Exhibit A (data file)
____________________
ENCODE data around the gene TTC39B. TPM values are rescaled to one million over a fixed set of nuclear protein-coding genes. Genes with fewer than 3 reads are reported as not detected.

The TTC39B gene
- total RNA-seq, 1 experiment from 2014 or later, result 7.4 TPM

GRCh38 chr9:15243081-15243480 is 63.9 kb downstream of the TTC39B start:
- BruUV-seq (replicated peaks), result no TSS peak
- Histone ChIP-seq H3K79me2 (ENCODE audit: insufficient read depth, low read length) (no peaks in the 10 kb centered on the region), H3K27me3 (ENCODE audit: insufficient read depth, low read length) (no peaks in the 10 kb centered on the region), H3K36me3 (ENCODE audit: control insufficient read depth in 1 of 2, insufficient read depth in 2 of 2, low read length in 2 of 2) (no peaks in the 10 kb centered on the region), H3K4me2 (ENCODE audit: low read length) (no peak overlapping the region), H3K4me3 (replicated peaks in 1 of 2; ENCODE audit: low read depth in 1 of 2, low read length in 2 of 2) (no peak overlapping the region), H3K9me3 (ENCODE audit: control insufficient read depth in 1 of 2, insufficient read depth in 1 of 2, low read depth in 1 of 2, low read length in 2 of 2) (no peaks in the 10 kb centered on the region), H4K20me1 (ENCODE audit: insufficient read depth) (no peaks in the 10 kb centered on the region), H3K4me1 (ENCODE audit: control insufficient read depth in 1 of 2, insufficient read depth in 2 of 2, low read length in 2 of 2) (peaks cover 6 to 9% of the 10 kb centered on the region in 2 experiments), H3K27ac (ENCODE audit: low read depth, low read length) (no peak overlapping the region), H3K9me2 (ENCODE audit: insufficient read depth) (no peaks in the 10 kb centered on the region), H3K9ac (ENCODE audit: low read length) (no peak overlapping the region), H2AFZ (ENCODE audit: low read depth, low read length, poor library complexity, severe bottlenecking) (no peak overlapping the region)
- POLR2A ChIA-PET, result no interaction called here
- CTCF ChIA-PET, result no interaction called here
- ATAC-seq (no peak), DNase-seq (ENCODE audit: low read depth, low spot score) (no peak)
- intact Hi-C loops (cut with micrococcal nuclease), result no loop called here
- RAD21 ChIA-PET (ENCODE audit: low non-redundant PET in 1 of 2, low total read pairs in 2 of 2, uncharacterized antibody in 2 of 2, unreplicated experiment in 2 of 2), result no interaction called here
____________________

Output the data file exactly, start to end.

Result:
ENCODE data around the gene TTC39B. TPM values are rescaled to one million over a fixed set of nuclear protein-coding genes. Genes with fewer than 3 reads are reported as not detected.

The TTC39B gene
- total RNA-seq, 1 experiment from 2014 or later, result 7.4 TPM

GRCh38 chr9:15243081-15243480 is 63.9 kb downstream of the TTC39B start:
- BruUV-seq (replicated peaks), result no TSS peak
- Histone ChIP-seq H3K79me2 (ENCODE audit: insufficient read depth, low read length) (no peaks in the 10 kb centered on the region), H3K27me3 (ENCODE audit: insufficient read depth, low read length) (no peaks in the 10 kb centered on the region), H3K36me3 (ENCODE audit: control insufficient read depth in 1 of 2, insufficient read depth in 2 of 2, low read length in 2 of 2) (no peaks in the 10 kb centered on the region), H3K4me2 (ENCODE audit: low read length) (no peak overlapping the region), H3K4me3 (replicated peaks in 1 of 2; ENCODE audit: low read depth in 1 of 2, low read length in 2 of 2) (no peak overlapping the region), H3K9me3 (ENCODE audit: control insufficient read depth in 1 of 2, insufficient read depth in 1 of 2, low read depth in 1 of 2, low read length in 2 of 2) (no peaks in the 10 kb centered on the region), H4K20me1 (ENCODE audit: insufficient read depth) (no peaks in the 10 kb centered on the region), H3K4me1 (ENCODE audit: control insufficient read depth in 1 of 2, insufficient read depth in 2 of 2, low read length in 2 of 2) (peaks cover 6 to 9% of the 10 kb centered on the region in 2 experiments), H3K27ac (ENCODE audit: low read depth, low read length) (no peak overlapping the region), H3K9me2 (ENCODE audit: insufficient read depth) (no peaks in the 10 kb centered on the region), H3K9ac (ENCODE audit: low read length) (no peak overlapping the region), H2AFZ (ENCODE audit: low read depth, low read length, poor library complexity, severe bottlenecking) (no peak overlapping the region)
- POLR2A ChIA-PET, result no interaction called here
- CTCF ChIA-PET, result no interaction called here
- ATAC-seq (no peak), DNase-seq (ENCODE audit: low read depth, low spot score) (no peak)
- intact Hi-C loops (cut with micrococcal nuclease), result no loop called here
- RAD21 ChIA-PET (ENCODE audit: low non-redundant PET in 1 of 2, low total read pairs in 2 of 2, uncharacterized antibody in 2 of 2, unreplicated experiment in 2 of 2), result no interaction called here